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Sirocco is beautifully produced, with some stunning photography. I particularly like the ‘aerial shots’ of various dishes that herald the switch of chapters. These capture something of the filled-table, mucho-food ethos of the book, and are superbly done. The illustrations throughout, little flowers trailing across the pages, and a little bit of the colour palette, reminded me actually of Rachel Khoo’s Kitchen Notebook in a way. If you have both books, you’ll maybe see what I mean.

If I was to be picky – and really I’m being picky – sometimes I wish cookbooks wouldn’t place recipe text over a coloured or patterned background. There’s a sort of Helvetica minimalist working on me here, and it is churlish, because the quality of this book sweeps that concern away in the overall magic of the thing. Not to mention that on most pages the text is actually placed over crisp and vivid white, in a way that reminds me of the brilliant clarity of Simply Nigella.

Spoiled so far for new books this year by the heartbreaking Florentine, now here we have the sweetie shop, great big bear-hug of fun, colour, clever invention & wild fragrance that is Sirocco.


Update No.1: 13th June 2016

When we were working on our review for Sirocco, the plan was to include the Citrus & Za-atar Chicken. But, best laid plans, no za-atar anywhere. Not in the supermarket, or any of the most likely spots nearby. Such is life. It’s not a usual thing for our local shops to carry,  to be fair, and at the moment, there are Ghayourmands everywhere snapping up these rare jars like dropped tenners …

So, the Chicken got parked. Until this week.

Za’atar back in stock at the supermarket, and driven joyfully back to the kitchen like the Champions League trophy, it was time to give one of the most instantly appealing recipes in Sirocco a go: a whole roast chicken, Sabrina Ghayour style.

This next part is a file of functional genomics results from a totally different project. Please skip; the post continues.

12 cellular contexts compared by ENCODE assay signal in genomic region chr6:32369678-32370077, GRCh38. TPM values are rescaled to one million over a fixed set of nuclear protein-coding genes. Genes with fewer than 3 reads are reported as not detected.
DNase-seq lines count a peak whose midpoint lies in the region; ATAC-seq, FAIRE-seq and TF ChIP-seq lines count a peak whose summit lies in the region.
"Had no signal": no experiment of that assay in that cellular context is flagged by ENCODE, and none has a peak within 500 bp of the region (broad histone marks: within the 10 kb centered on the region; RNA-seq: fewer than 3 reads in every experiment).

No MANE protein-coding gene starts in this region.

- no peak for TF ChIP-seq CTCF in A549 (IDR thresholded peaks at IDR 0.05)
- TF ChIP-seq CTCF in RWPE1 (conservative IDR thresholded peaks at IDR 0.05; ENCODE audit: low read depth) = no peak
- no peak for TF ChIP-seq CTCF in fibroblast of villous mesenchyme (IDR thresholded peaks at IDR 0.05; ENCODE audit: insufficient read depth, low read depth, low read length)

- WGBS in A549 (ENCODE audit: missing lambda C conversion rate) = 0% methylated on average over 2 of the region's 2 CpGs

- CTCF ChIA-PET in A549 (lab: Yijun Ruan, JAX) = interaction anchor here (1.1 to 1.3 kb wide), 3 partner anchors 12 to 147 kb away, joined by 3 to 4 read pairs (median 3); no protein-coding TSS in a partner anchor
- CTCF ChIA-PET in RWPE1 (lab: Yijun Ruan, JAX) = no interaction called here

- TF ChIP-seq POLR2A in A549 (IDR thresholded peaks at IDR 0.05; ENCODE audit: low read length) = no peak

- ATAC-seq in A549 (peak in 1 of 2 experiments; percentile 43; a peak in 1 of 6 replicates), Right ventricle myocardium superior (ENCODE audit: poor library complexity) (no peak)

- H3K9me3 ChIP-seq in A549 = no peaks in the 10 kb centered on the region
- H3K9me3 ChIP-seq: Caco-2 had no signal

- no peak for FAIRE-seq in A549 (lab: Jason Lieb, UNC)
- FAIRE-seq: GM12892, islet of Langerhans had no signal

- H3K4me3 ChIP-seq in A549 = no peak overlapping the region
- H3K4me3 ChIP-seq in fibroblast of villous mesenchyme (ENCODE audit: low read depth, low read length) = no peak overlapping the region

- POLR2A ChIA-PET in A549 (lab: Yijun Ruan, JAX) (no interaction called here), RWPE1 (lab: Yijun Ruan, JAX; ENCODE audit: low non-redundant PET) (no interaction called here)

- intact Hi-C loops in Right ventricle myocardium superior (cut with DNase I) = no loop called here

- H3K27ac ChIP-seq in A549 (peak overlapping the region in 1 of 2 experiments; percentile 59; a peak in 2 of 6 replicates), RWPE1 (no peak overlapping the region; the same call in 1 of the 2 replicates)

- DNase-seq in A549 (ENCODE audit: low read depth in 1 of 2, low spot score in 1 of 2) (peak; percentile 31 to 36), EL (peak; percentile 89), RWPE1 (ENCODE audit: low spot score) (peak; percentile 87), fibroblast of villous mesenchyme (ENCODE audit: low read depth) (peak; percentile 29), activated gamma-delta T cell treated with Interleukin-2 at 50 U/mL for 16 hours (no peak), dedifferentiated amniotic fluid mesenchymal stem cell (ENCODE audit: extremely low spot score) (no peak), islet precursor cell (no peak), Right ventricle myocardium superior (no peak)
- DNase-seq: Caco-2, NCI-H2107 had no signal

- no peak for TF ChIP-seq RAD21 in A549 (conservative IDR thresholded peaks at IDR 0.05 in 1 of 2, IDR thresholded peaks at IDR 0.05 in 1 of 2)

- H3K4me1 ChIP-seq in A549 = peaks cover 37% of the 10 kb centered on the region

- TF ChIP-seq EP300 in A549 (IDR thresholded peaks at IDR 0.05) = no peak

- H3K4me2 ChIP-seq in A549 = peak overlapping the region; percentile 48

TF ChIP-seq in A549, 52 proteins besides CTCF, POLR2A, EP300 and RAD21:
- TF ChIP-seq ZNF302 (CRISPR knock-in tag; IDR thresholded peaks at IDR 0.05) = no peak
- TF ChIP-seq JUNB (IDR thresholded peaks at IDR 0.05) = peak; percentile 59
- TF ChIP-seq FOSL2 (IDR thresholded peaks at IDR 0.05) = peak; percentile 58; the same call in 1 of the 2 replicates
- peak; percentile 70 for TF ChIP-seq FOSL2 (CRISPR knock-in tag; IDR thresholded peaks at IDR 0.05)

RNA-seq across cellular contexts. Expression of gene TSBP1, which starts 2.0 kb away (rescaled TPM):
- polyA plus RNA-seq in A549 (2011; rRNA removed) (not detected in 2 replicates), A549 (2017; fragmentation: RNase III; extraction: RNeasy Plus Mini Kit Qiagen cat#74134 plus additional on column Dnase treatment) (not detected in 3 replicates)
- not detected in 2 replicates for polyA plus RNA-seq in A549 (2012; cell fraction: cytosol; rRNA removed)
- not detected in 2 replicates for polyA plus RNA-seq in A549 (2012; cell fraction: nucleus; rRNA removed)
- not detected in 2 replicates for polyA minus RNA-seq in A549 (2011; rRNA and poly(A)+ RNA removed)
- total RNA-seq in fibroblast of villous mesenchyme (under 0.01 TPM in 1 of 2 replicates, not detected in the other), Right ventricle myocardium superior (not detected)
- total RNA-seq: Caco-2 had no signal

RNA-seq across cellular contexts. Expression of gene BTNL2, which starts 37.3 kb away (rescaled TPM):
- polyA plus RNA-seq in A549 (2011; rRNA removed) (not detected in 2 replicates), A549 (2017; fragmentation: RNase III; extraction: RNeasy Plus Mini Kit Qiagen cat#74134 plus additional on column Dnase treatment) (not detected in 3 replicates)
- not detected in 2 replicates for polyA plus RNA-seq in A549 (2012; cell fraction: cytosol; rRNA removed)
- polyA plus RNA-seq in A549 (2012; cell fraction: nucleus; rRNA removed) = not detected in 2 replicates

It was easy to make, and good fun. I like mixing up big syrupy tablespoons of olive oil with herbs and spices, and once again, the whole scullery was filled with the citrus buzz-scent that so characterises cooking from this book.

You really just mix up the za’atar with cumin & coriander, citrus zest and one or two other bits and bobs and then give the chicken a good old rub in the oily gloup, which is now dark and super fragrant. Then stick it in the oven. It’s good solace for the mind: busy hands and a sparky aroma to clear your head, a straightforward bit of cooking to keep you sane. Accompany the process with an ice sharp glass of white wine, and the day just seems like a better one.

I’m a chicken-rub sceptic. Mostly because I have haphazardly tried this sort of thing before with made up concoctions or poor recipes and the results have been unspectacular – at worst, a blackened husk of burnt crap on the outside with a chicken flesh altered little inside. Sirocco‘s Citrus & Za’atar Chicken is nothing like this at all.

Crispy and delicious skin, sealed into its herby-spicy coating, flesh tender and scented from the coating and the citrus – a proper depth. Something like roast chicken, but then something subtly different, something typically Sirocco & gorgeous.

The thing is: it’s even better cold. Some rubbed chicken concepts – even when they work – are grim when they get cold. The coating on the skin just doesn’t survive, and the impact is totally lost. Not so here. The next day the chicken drumsticks from this recipe, cold and served up with a chirpy salad, were amazing. So much so, that this same rub will have to be applied to a whole bag of them at some point.